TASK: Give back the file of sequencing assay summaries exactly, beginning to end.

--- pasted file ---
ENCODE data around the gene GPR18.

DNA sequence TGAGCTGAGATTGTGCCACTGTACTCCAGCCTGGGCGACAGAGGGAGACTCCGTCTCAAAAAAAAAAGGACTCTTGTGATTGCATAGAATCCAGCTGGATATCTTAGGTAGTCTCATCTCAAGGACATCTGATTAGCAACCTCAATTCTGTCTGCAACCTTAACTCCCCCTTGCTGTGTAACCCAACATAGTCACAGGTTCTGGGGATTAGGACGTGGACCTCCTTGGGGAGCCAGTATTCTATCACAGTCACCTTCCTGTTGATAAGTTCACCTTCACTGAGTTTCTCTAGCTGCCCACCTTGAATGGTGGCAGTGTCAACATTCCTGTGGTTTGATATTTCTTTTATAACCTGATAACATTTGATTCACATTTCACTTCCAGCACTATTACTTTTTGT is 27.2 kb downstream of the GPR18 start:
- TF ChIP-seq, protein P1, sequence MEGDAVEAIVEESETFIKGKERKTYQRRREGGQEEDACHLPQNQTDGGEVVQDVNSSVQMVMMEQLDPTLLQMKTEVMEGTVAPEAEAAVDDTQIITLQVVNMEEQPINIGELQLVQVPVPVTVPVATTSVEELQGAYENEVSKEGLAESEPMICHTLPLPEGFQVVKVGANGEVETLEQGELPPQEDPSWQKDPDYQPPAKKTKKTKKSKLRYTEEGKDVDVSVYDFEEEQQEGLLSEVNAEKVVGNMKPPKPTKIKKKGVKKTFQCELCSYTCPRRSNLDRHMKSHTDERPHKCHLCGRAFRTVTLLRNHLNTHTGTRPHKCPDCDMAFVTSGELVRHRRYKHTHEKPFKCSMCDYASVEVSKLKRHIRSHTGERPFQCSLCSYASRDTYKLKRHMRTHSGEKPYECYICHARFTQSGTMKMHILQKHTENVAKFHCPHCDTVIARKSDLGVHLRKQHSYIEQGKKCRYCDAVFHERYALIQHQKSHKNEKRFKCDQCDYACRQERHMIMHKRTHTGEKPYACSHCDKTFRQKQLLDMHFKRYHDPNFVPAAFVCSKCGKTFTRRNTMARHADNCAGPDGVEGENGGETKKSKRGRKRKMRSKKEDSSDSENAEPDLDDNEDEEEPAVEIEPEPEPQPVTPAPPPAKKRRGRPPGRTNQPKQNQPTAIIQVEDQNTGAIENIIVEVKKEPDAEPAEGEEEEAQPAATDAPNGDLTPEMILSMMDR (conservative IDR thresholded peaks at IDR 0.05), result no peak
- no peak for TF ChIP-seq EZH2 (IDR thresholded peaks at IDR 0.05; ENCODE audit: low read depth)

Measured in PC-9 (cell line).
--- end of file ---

ENCODE data around the gene GPR18.

DNA sequence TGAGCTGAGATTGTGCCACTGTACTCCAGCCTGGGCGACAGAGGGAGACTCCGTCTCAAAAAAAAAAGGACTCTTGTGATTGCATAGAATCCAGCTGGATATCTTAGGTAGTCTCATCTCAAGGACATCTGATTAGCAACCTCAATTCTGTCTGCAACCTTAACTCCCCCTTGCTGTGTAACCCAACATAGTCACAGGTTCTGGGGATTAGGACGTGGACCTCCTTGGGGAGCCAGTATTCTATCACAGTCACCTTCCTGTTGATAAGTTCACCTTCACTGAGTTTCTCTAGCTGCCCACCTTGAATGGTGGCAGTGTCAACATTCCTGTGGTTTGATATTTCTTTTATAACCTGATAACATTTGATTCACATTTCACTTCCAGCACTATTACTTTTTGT is 27.2 kb downstream of the GPR18 start:
- TF ChIP-seq, protein P1, sequence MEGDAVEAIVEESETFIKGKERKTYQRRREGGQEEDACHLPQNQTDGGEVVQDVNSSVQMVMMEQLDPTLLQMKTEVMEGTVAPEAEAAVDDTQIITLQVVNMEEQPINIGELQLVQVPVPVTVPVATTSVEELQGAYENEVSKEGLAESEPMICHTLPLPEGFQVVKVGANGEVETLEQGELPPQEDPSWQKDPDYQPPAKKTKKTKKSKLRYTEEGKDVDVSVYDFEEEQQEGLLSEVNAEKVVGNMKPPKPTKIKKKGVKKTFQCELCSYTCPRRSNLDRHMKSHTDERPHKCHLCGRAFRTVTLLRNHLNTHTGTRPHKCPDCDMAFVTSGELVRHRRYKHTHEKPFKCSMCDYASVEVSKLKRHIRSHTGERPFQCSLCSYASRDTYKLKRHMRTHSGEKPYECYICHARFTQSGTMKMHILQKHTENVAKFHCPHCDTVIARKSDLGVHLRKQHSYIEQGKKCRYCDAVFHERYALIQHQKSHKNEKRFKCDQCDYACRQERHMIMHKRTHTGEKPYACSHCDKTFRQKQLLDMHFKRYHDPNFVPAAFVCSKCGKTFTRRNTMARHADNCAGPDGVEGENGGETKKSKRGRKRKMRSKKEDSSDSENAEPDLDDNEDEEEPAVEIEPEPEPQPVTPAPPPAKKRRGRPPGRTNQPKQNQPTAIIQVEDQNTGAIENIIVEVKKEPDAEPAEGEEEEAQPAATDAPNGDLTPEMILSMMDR (conservative IDR thresholded peaks at IDR 0.05), result no peak
- no peak for TF ChIP-seq EZH2 (IDR thresholded peaks at IDR 0.05; ENCODE audit: low read depth)

Measured in PC-9 (cell line).